Growing up in Chicago, Anna Takada’s father prevented her from asking her grandfather about his experience in internment camps for Japanese-Americans during World War II.
Takada said her father had been punished when he was young for asking about the sensitive topic, which created a generational silence.
But when she was 10 or 11 years old, Takada’s grandfather shared that he was interned at a camp in Arcadia, California, and then moved to the Granada War Relocation Center in Colorado.
Today, Japanese-Americans in Chicago such as Takada are working on an ambitious project, with funding from the federal government, to preserve their community's history so that events such as the internment camps aren't forgotten.
“The more I learn about the roots of the community and how there was such a push by the government for Japanese-Americans to assimilate, the more I realize part of my own experiences stem from that,” Takada said.
Takada and others are collecting and digitizing the oral histories of local Japanese Americans’ pre- and post-World War II experiences and their migration to Chicago. They’re doing the work with a $252,000 grant from the National Park Service to the Japanese American Service Committee (JASC) and the Chicago Japanese American Historical Society.
The project will digitize oral histories that were recorded in the 1970s on VHS tapes, reel-to-reel audio, and cassette tapes. The recordings are on 24,000 feet of tape, according to JASC.
Project workers also will record new oral histories with Japanese-Americans in Chicago. The goal is to create two multimedia online exhibits and a curriculum for schools in the Chicago area.
Kioto Aoki is digitizing the older tapes and she thinks it’s important to archive those mediums because they have disappeared or have become outdated.
“It’s a kind of different thinking process and working process,” Aoki said. “It’s slowing down and actually thinking about how you want to make these works.”
Japanese-Americans began settling in Chicago during the 1890s, according to the Encyclopedia of Chicago. The city’s Japanese-American population jumped from roughly 300 during the 1920s to almost 20,000 after World War II. Today, it’s about 24,000 people, according to the Pew Research Center.
JASC and the historical society want to highlight the lingering impact the internment camps had on Japanese American families who settled in Chicago.
Jean Mishima, who lived in an Arizona internment camp when she was a little girl, is creating the curriculum on the camps for middle schools and high schools in the Chicago area. Mishima said she didn’t understand that she was living in an internment camp at the time, when she was 6 years old.
“I have some memories of the camp, but I didn’t realize I was incarcerated until I was an adult because my family never talked about it,” Mishima recalled.
The U.S. government relocated Japanese-Americans living on the West Coast because of what it called “wartime necessity” after Japan bombed Pearl Harbor. Japanese people had to leave their homes and lives behind and move to makeshift camps.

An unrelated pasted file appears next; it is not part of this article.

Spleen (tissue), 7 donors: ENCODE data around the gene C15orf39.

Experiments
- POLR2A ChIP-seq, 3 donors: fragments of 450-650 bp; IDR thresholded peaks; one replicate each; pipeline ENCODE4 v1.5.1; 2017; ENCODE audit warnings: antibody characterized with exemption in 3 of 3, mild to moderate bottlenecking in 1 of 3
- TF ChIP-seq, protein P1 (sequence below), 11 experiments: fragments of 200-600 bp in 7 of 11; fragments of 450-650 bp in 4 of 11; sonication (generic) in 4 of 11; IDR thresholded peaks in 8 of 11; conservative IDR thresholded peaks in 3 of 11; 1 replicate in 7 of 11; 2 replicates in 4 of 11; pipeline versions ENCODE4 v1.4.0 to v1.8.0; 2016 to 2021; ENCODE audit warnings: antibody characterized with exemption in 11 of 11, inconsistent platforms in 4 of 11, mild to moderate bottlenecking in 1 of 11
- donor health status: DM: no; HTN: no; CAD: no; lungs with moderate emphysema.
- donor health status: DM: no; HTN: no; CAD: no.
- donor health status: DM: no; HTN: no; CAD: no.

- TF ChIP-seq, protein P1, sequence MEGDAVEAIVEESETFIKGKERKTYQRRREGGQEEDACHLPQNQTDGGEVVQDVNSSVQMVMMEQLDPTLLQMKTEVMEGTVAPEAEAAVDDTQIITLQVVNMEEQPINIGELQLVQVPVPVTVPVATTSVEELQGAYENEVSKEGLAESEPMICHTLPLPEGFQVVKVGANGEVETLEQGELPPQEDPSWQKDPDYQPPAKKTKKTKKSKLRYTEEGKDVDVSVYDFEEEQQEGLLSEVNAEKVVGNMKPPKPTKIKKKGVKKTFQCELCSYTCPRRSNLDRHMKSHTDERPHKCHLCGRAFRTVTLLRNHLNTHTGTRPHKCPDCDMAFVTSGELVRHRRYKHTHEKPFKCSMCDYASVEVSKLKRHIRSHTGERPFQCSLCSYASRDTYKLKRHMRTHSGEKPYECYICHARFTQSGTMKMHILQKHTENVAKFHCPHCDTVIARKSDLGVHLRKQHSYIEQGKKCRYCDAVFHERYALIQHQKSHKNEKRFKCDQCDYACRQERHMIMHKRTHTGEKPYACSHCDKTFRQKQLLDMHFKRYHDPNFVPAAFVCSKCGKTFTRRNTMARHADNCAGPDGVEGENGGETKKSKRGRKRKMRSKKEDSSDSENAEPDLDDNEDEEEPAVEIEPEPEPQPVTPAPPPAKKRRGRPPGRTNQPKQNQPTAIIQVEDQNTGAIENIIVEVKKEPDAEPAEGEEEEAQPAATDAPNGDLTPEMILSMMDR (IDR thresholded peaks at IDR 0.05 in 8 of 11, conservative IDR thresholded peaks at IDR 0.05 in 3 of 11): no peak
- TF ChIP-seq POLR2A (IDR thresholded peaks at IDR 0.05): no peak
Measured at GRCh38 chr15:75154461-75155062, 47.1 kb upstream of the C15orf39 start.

Mishima’s family left California for a camp in the Arizona desert and, after the war, moved to Chicago. She said some Japanese-Americans kept quiet about their time at internment camps, not even discussing it with family members.
“They didn’t talk about it to the children because they were ashamed,” Mishima said. “Although they didn’t do anything wrong, they were arrested and incarcerated.”
The 'break up' of Japanese-American families
People held in the camps that proved their loyalty to the U.S. and had a sponsor were able to leave camps if they were willing to move to the Midwest or East Coast. That’s how some Japanese-Americans came to Chicago.
Mishima recalled seeing advertisements welcoming Japanese families to the city.
“The idea behind this was basically to try to break up the Japanese-American communities along the West Coast. And to … ‘assimilate’ them into American society,” Takada said.
In some ways the government's plan worked.
When Mishima’s mom moved to Chicago and opened a cleaning store, she had to improve her fluency in English, something she hadn’t done in California. The need to assimilate in the Windy City caused the family to stop speaking Japanese.
“They didn’t have time to dwell on what happened. They just had to concentrate on survival,” Mishima said.
JASC was founded in 1946 to help Japanese-Americans resettle in Chicago after the war. The historical society was founded in 1992 to preserve the history of the Japanese-American community in the city.
Takada believes the history of Japanese-Americans’ internment has been ignored.
“It’s about dynamics of power and oppression. Whoever is kind of writing the history can control it,” Takada said. “I think in a lot of ways, it was a strategic move by the government. They were fighting fascism abroad; they didn’t want to draw attention to the fact that a lot of these things were happening within the U.S. as well.”
Ryan Yokota, director of the Development and Legacy Center at JASC, said he hopes the archives project will empower all Americans to recognize and disrupt discrimination against any ethnic group.
“I think our story is the story of America,” he said. “In terms of difficulties that immigrants face coming to the U.S., the challenges that people endure in the face of systematic racism, and also the kinds of challenges people face when they are targeted and perceived as being enemy aliens.”